In Africa, using the same measure, purchasing power lies at $5,467. Amongst the fourteen African nations with greatest virus cases, the average standard of living is $9,658 suggesting that those in Africa with higher incomes are no better off in terms of early COVID-19 invasion than are the very poor. This latter point might well arise from the higher incomes not compensating for the higher infection that arises from greater commerce and urbanism, as against the lesser infection in areas of lower-income but lower density and urbanism with better availability of very cheap local food supplies in small villages and townships.

Six large South American nations account for 56% of all the region’s cases and their proportion of deaths to total cases is low at around 4%. The standard of living in those nations is $17,959, just below the world average but they have suffered 45,158 coronavirus cases, which is three times the total number in Africa.

This confirms that relative national wealth and standards of living are not determining relative levels of infection or mortality. And it seems this is true amongst both rich and poor groups of nations. This, in turn, may suggest that expensive interventions are not the key and that social acceptance of official virus management procedures might be of much greater importance. This still leaves room for the importance of climatic and other natural variations amongst nations and regions.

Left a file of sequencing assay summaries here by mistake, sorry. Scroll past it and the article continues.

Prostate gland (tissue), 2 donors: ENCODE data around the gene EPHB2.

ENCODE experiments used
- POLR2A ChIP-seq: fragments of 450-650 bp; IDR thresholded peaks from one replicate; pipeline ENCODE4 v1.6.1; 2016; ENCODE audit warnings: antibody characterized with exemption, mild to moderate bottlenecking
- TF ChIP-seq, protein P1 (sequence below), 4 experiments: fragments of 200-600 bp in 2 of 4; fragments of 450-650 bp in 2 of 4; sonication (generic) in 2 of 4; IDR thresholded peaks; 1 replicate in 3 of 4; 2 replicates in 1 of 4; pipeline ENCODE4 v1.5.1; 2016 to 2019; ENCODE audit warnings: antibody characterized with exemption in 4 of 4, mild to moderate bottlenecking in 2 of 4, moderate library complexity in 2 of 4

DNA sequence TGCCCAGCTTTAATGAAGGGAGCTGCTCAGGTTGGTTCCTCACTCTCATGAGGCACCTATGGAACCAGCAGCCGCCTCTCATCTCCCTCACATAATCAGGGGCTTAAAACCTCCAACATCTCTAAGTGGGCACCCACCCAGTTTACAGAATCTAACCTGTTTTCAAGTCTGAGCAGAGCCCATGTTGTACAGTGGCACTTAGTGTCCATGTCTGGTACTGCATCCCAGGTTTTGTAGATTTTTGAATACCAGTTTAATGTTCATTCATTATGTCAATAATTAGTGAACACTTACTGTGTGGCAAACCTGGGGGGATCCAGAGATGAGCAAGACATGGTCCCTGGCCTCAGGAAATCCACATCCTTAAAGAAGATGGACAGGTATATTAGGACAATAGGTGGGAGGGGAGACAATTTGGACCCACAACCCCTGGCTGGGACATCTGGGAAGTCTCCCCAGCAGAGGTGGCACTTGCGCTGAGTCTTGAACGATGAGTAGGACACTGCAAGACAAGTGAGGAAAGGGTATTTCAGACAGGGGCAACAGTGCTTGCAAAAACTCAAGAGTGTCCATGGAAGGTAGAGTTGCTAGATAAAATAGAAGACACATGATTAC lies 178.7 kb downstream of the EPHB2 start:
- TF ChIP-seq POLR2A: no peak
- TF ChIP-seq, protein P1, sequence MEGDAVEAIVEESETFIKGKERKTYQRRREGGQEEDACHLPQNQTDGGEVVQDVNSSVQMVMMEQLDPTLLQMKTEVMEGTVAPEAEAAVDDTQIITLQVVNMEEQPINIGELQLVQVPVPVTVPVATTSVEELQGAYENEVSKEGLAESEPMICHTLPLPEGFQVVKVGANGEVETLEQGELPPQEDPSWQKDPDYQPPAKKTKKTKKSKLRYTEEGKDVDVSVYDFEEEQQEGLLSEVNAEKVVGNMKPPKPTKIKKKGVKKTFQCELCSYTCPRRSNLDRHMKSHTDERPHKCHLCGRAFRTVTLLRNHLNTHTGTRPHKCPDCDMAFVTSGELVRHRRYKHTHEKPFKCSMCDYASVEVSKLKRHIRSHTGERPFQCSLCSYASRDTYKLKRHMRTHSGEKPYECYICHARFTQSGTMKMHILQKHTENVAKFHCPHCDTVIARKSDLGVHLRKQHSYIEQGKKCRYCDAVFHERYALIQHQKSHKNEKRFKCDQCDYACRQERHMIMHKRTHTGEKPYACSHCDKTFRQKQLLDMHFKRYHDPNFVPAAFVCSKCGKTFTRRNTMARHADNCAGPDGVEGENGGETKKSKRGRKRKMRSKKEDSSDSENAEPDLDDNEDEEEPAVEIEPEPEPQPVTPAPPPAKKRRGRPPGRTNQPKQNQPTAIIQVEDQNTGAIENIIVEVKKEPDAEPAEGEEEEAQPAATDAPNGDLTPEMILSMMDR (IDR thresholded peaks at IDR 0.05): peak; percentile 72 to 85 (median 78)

The lessons to be learned can be summarised simply. Africa may have some advantages from large spaces and lower urbanism, but this is easily outweighed by a history of infectious diseases throughout Africa that is frankly appalling. More advantage lies with the local community and rural social systems that place great weight on respect for the sick and aged. This might well combine to reduce the registered ratio of deaths to total cases in many areas.

In poor urban areas the Western technique of lockdowns and closing of schools and businesses may be ineffective and – with greater surety – is the expensive option. East Asian experience points rather to social distancing and the need for very early direct intervention by local and central authorities. Effective identification and testing are more outcomes of careful organisation than of high incomes and expenditures. Africa can do this.